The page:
TuSimple's autonomous semitruck recently completed the world's first driverless trip, which saw the vehicle travel 80 miles in Arizona without a safety person at the wheel or any human intervention.
The nighttime drive on December 22 started at a railyard in Tucson, traveled along 1-10 for one hour and 20 minutes, and ended at a distribution center in Phoenix.
Along the journey, TuSimple's Autonomous Driving System (ADS) successfully navigated surface streets, traffic signals, on-ramps, off-ramps, emergency lane vehicles, and highway lane changes in open traffic while naturally interacting with other motorists, according to the company.
This trip is also the first time a class 8 autonomous truck has operated on open public roads and TuSimple says this is only the beginning of its technology's abilities.
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Cheng Lu, President and CEO, TuSimple, said in a statement: 'By achieving this momentous technical milestone, we demonstrated the advanced capabilities of TuSimple's autonomous driving system and the commercial maturity of our testing process, prioritizing safety and collaboration every step of the way.
'This test reinforces what we believe is our unique position at the forefront of autonomous trucking, delivering advanced driving technology at commercial scale.'
The company, founded in 2015 in San Diego, focuses on developing autonomous driving technology for the trucking industry.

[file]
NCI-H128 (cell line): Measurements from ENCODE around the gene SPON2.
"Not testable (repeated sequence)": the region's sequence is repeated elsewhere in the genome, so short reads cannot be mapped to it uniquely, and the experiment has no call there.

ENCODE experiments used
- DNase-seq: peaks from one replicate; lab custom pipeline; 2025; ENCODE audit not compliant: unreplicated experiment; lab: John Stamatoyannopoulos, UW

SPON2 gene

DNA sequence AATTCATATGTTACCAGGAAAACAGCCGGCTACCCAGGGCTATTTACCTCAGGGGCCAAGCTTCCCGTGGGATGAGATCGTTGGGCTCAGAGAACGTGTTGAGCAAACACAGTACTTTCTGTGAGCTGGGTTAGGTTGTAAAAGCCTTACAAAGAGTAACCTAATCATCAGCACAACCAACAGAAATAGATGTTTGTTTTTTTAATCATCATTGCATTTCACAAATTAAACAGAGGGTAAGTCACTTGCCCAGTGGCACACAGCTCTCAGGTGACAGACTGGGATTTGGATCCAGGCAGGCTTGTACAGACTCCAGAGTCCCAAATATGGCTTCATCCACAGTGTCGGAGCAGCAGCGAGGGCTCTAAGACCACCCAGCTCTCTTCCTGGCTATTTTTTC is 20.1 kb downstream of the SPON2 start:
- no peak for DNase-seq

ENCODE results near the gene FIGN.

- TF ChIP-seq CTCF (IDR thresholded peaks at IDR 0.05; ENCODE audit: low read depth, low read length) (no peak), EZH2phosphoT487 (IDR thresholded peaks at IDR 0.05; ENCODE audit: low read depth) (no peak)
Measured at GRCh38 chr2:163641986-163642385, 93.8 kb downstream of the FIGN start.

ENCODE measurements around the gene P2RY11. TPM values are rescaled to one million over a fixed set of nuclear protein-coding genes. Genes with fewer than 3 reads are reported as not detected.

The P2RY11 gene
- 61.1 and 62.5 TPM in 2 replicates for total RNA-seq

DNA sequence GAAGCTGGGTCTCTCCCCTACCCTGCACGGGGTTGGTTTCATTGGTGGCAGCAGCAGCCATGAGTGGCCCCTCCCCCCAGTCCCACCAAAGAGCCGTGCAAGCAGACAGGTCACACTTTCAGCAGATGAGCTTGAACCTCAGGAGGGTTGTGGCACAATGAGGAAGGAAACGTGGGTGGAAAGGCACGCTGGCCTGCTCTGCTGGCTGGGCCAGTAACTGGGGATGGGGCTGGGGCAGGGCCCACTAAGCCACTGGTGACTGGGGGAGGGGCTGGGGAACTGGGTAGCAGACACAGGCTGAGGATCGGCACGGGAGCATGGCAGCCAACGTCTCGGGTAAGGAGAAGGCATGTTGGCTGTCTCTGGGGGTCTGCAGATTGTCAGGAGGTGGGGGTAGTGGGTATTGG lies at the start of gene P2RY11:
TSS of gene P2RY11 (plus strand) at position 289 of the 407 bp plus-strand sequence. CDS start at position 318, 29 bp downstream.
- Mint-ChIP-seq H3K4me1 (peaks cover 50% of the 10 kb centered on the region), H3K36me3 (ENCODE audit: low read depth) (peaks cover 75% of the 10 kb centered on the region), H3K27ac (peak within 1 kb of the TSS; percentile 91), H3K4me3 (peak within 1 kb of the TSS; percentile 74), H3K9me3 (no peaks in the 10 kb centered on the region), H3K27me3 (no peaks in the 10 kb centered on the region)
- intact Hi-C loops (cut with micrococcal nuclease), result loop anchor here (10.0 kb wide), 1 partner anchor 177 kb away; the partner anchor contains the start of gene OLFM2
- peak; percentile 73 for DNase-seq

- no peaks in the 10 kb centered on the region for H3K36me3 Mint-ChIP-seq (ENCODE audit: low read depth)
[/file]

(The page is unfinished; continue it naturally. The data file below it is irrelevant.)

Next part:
TuSimple says that drivers represent about 40 percent of all trucking operational costs and that its virtual driver 'can be operated for significantly less.'
The company also estimates that its technology saves about 10 percent on fuel-related costs compared to human-driven trucks.
During the 80-mile journey, a lead vehicle scouted the route for unexpected obstacles about five miles ahead of the autonomous semi.
Another vehicle trailed behind on-half miles that was prepared to intervene if necessary.
TuSimple says it has 70 autonomous trucks globally and two million miles of road testing completed.
The truck uses the company's own perception technology that allows it to see 360 degrees around the vehicle and more than 3,000 feet away.
And its system is capable of performing 600 trillion operations per second.
Over the last one and a half years, TuSimple has completed 1,800 runs that accumulate to 150,000 miles along I-10 in order to prepare for the truck's lone journey earlier this month.
And the company, plans to continue testing its driver-out program into 2022.